Treasures from nature

Treasures from nature
For Pia Meenakshi, a tattoo artist, a curiosity for nature began when she was young.
  
By ten, she had a 
natural curiosities collection’ as she calls it, comprising intriguing finds from land and sea. 

Regardless of what people said or thought, she proudly started picking up animal skulls, bones, spiders, beetles, butterflies, wasps, feathers, snakeskins, crab exoskeletons, seeds, flowers, fungi, teeth, shells, starfish, stones etc that came her way. 

Recalling her childhood days, Pia says, “I grew up in Bangalore and spent my summers at a family estate in Coorg. I used to love it there being in the outdoors with plants and insects. This fascination and connection with the outdoors grew stronger and stronger as I grew up and lived more in the city. It was almost like a longing I felt for the outdoors. Nature also started inspiring my art work quite a bit.”

She adds that she often visited a family friend who did conservation projects in 
Bannerghatta Forest and owned a farm there. 

“I used to go there almost every weekend to spend time with him talking about wildlife and began collecting when I’d visit him. That spark of interest in nature soon started consuming my work and I found myself finding some deep-rooted happiness in being surrounded with nature. It soon turned into collecting anything natural and beautiful on my travels, even within the City. Since the house my parents live in is a very green area, I also came across and still find a lot of collectables in my own home,” shares Pia. 

The first item in her collection was feathers, she reveals. 

“We had lots of parakeets and kites nesting around our house. So I’d find huge kite feathers everyday when I’d walk around. At the forest farm, I started collecting insects. I once went up to a hill in the forest where I found an ox skull, the first skull I’ve ever found. Soon after, I found many more bones and skulls and even started receiving contributions from friends,” she adds.

Asked about the challenges she faces with this hobby, Pia answers, “It’s a slow hobby and I don’t go out of my way to go looking for something. Another thing that gets complicated is whether someone’s going to get offended by the collection, so I hardly display it. Another problem I know I’ll face in the future is if I go travelling out of India and find things to add. I don’t know how I’ll bring them back and clear customs!”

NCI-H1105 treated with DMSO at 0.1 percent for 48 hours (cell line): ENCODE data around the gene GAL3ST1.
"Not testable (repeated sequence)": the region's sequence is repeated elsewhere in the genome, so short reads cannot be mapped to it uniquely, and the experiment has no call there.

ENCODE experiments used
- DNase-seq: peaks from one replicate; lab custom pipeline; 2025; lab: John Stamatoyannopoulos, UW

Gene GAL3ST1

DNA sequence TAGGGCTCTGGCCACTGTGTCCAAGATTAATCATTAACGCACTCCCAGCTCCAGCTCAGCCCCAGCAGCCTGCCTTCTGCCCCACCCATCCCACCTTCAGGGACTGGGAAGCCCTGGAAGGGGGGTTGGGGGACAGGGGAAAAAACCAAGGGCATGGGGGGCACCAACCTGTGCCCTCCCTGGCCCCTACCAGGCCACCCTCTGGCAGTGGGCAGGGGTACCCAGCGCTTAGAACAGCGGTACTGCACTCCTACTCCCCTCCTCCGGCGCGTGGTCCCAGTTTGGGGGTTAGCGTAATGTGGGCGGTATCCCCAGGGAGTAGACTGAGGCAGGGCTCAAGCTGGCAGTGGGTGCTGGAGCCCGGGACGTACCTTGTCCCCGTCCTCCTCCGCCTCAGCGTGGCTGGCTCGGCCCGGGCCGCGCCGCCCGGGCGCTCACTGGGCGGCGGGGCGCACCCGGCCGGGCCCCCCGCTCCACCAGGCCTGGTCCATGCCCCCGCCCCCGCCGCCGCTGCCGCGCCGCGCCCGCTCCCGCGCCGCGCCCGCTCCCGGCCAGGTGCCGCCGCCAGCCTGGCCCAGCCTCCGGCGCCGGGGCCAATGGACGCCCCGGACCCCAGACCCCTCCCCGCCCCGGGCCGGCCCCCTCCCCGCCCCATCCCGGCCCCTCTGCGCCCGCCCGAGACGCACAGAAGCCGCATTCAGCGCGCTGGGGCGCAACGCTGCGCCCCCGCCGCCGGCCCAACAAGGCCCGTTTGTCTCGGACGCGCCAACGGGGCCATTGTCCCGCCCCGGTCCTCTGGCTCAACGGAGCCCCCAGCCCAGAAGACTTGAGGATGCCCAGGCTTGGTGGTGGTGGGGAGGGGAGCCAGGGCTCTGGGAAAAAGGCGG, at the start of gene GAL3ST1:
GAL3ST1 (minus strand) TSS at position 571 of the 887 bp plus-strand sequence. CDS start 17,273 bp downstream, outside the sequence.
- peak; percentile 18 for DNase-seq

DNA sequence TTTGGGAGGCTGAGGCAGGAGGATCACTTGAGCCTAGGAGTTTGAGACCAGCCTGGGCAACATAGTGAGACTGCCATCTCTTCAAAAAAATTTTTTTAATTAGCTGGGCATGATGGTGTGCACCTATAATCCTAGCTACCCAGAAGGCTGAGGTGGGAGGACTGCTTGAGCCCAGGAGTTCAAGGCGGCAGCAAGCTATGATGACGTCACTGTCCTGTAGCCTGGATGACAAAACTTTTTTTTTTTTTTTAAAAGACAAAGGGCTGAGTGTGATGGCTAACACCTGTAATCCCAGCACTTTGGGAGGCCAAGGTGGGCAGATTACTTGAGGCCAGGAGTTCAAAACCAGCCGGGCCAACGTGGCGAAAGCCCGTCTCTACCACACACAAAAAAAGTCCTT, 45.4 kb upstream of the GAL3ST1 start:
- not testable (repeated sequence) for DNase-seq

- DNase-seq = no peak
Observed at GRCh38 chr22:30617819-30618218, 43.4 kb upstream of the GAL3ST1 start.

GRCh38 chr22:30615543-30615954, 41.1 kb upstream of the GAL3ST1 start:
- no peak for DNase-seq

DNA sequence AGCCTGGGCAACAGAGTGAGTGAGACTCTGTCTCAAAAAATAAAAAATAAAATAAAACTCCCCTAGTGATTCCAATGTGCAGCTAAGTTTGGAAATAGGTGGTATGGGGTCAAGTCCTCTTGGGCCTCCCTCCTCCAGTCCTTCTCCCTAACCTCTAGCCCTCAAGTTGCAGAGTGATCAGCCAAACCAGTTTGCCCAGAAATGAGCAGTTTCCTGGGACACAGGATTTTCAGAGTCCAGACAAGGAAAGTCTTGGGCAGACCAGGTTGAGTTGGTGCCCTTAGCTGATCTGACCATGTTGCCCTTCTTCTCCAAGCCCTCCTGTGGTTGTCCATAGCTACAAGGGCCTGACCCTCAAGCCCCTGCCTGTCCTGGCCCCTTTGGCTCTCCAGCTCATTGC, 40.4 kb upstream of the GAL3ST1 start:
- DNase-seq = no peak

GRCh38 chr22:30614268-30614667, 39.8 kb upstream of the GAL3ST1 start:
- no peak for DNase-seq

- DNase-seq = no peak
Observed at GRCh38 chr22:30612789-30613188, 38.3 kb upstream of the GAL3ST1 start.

While her most elaborate collection are the insects, her favourite are the skulls. 

“It’s so amazing to look into the face of something that once lived. I also love the insects as they’re all so different and beautifully crafted. There’s always variety with insects — from colours, shapes and textures to even smells!” she describes.

The young artist confesses that this collection has helped her grow as a person. In fact, she doesn’t even find decomposition strange anymore.

“Noticing the details in things and thinking back on how a creature once lived and how 
it can still leave something beautiful behind after it’s gone is humbling. And the way 
nature functions is so elaborate that you learn to love the little things and not be put off by natural tendencies. This somehow gets transferred to your normal life where you 
notice people, how they function and you have more compassion and understanding towards them,” she explains. 

Did she find it weird that she was attracted to something others might not have found beautiful in the conventional sense of the word? 

“When I was young, my father and I used to foster a lot of 
fallen animal babies and we had lots of dogs, fish and birds around. There was always some communication with animals. So though people knew that I was crazy about animals, when the bones and skulls initially came into the picture, they were grossed out and asked me what’s wrong with me! But I never found this new fascination weird. In fact, I only wondered why I had never seen dead things beautiful before that!” admits Pia.

What’s nice is that Pia has a companion when it comes to this curious passion of 
hers. 

“My fiancé and I both collect with great enthusiasm. Our trips out of town usually consist of carrying lots of zip lock bags and snooping around beaches and hills for interesting finds,” she wraps up with a smile. 

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